I took the letters home and showed them to Jenny. She laughed, too.

Winter came to an end and it was spring. Our yard was full of flowers. I didn't think about Marley all the time. When I thought about him, I usually remembered the happy days.

In many ways, life without a dog was easier. The house and the yard were clean. We could enjoy going out to dinner. But something about our family wasn't right.

One morning, Jenny showed me the newspaper.

"Look at this," she said.

It was an ad for a dog. I saw a photo of a big yellow Labrador. I looked at the photo, then I looked again.

"That's Marley!" I said.

"It isn't Marley," said Jenny. "Look."

Under the photo was the dog's name: Lucky. I read:

I'm looking for a new home and a new family. I want a quiet home, because I'm a little wild.

We read the ad and looked at the photo again. We didn't say anything for some time.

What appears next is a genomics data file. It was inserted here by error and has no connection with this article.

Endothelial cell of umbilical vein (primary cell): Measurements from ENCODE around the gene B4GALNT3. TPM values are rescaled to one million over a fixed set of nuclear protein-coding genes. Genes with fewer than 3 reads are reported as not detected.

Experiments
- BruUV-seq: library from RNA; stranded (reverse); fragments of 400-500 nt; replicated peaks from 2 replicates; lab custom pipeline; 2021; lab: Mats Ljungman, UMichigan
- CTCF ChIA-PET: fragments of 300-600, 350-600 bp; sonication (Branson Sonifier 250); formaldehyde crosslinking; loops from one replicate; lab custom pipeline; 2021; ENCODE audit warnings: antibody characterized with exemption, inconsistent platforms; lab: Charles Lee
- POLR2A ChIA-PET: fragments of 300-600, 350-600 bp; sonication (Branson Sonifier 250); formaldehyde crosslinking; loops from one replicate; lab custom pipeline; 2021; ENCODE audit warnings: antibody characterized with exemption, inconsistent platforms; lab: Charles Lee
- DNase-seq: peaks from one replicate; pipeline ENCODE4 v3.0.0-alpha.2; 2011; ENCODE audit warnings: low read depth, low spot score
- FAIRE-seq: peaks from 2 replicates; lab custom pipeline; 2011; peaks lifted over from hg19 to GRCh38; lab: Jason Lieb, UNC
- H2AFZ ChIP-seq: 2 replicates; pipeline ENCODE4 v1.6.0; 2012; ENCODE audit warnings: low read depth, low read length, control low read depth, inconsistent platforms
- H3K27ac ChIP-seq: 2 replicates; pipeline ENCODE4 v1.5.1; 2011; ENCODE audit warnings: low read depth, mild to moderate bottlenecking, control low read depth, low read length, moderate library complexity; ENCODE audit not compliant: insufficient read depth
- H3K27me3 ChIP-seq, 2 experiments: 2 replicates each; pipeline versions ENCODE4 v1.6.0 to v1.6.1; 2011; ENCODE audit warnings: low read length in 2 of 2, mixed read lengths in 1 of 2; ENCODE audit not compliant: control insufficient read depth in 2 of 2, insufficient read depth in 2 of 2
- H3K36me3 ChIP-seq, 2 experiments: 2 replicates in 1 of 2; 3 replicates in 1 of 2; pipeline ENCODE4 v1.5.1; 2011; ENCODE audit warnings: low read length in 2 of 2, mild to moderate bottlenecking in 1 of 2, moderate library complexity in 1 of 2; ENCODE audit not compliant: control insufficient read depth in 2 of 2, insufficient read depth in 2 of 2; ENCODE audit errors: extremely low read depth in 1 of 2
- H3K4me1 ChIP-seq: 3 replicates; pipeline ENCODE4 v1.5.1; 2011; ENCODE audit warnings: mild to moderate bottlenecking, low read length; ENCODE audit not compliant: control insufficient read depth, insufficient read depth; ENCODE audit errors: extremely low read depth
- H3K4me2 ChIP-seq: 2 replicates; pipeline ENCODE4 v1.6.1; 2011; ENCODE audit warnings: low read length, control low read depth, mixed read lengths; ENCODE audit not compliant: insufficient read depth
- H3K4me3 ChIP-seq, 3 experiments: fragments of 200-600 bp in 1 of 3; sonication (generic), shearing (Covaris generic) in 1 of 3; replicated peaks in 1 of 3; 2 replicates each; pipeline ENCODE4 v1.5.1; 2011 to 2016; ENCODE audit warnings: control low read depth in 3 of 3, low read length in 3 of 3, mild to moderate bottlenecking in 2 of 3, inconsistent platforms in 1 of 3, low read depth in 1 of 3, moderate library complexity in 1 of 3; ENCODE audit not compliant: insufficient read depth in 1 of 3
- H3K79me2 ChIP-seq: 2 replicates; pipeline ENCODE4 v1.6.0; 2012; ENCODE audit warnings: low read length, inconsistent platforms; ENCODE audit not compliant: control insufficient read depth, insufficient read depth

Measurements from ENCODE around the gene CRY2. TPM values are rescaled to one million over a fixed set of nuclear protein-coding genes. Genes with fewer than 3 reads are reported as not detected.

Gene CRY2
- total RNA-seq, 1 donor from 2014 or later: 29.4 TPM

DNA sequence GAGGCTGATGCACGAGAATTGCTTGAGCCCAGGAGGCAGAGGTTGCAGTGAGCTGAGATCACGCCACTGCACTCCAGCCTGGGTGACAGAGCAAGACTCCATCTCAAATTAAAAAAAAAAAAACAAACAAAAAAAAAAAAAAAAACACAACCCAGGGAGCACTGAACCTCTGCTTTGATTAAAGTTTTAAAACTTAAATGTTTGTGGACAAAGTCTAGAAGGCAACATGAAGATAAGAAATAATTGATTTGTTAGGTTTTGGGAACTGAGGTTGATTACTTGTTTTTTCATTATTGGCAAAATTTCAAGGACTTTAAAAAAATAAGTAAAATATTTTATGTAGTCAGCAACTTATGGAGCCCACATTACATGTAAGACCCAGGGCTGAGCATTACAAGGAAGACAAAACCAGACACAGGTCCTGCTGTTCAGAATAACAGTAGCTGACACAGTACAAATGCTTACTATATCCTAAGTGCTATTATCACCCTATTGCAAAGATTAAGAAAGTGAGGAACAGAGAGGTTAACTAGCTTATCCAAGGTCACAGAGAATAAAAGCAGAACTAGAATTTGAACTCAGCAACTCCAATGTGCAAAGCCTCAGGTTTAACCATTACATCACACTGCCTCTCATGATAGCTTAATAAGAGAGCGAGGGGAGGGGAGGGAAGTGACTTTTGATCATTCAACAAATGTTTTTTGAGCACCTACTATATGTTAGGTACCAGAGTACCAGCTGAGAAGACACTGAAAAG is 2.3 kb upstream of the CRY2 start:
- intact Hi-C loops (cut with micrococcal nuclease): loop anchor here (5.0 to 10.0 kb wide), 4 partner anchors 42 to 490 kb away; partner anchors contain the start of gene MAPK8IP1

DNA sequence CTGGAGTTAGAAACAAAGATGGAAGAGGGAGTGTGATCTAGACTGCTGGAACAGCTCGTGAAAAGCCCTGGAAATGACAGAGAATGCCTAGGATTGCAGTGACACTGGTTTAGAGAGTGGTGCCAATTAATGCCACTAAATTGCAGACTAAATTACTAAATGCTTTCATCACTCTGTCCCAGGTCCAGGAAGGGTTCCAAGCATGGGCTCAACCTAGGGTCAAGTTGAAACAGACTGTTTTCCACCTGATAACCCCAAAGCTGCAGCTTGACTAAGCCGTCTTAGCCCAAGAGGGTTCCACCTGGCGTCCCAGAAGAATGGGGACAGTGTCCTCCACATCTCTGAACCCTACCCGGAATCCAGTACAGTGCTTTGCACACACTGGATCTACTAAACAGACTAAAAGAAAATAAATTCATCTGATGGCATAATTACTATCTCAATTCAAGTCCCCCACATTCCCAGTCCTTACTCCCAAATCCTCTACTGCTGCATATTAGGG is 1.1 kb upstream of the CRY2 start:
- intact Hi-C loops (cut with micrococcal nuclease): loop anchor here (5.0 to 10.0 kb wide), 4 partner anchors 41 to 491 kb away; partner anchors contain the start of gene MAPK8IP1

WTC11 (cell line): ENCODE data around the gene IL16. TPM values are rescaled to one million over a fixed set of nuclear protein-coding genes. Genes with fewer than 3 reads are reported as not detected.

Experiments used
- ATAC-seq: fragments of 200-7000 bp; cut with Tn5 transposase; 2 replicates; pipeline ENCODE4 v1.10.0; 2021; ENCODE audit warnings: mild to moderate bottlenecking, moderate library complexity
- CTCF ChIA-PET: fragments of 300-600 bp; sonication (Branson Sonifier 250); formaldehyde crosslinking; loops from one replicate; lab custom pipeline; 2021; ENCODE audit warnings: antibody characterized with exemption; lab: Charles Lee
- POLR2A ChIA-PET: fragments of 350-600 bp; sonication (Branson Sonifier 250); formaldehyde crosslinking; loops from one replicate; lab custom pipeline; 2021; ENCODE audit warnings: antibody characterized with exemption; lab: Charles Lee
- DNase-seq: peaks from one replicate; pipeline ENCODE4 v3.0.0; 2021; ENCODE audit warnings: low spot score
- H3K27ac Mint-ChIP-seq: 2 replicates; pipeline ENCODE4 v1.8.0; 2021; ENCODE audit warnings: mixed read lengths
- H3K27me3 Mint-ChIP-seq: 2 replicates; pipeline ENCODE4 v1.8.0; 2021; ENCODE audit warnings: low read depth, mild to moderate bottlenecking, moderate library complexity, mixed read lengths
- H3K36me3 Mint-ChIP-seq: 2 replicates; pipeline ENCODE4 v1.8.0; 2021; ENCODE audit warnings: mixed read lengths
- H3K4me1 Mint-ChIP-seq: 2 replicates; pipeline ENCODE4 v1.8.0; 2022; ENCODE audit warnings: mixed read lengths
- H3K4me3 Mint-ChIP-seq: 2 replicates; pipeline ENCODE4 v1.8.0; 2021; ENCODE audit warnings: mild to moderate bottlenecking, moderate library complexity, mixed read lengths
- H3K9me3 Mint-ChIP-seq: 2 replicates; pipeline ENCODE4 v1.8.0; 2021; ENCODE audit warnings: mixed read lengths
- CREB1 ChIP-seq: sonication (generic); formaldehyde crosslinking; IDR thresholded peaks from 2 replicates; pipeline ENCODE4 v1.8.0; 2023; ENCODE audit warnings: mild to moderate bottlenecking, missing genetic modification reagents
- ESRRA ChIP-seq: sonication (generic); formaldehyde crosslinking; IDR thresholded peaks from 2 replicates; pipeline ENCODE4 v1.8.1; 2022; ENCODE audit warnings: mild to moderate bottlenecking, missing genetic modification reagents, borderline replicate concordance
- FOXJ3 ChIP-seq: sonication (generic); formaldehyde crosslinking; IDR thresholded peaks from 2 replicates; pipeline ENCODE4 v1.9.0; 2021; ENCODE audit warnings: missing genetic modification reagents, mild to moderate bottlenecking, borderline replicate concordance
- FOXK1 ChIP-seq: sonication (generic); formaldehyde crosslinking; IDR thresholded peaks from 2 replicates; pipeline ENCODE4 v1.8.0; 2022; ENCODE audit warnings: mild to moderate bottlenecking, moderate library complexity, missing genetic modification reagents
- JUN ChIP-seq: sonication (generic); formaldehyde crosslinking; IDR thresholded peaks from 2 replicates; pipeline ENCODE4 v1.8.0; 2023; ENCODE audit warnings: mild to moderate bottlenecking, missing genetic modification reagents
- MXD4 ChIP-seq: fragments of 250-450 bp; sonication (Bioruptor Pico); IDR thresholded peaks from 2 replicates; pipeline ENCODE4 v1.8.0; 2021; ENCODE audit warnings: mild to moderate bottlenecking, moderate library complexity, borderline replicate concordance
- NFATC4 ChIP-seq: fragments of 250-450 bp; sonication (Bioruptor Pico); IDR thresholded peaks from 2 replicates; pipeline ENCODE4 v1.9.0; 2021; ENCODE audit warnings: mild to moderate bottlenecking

Then I said, "We can go and look at him."

"Yes," said Jenny. "Why not?"

- THE END -


Marley and Me Chapter 6-10 (3)

I looked at Jenny and she looked at me.

"Marley has to go to the hospital," we told the children. "The doctors are going to try to make him better. But he's very sick."

With Jenny's help, I put Marley into the back of the car. He lay on the floor. I petted his head.

"Oh, Marley," I said again and again.

At the hospital, I helped him out of the car and took him inside. The young doctor took him away. Then she came back and showed me some pictures of the inside of Marley's stomach.

"I'm very sorry," she said quietly. "We can't do anything for Marley now."

"I understand," I said. "Please can I say goodbye to him?"

"Yes, of course," she said. "Have as much time with him as you want."

Marley was asleep. I got down next to him and ran my fingers through his fur. I held up each ear in my hands. I opened his mouth and looked at his teeth. Then I held up his front paw.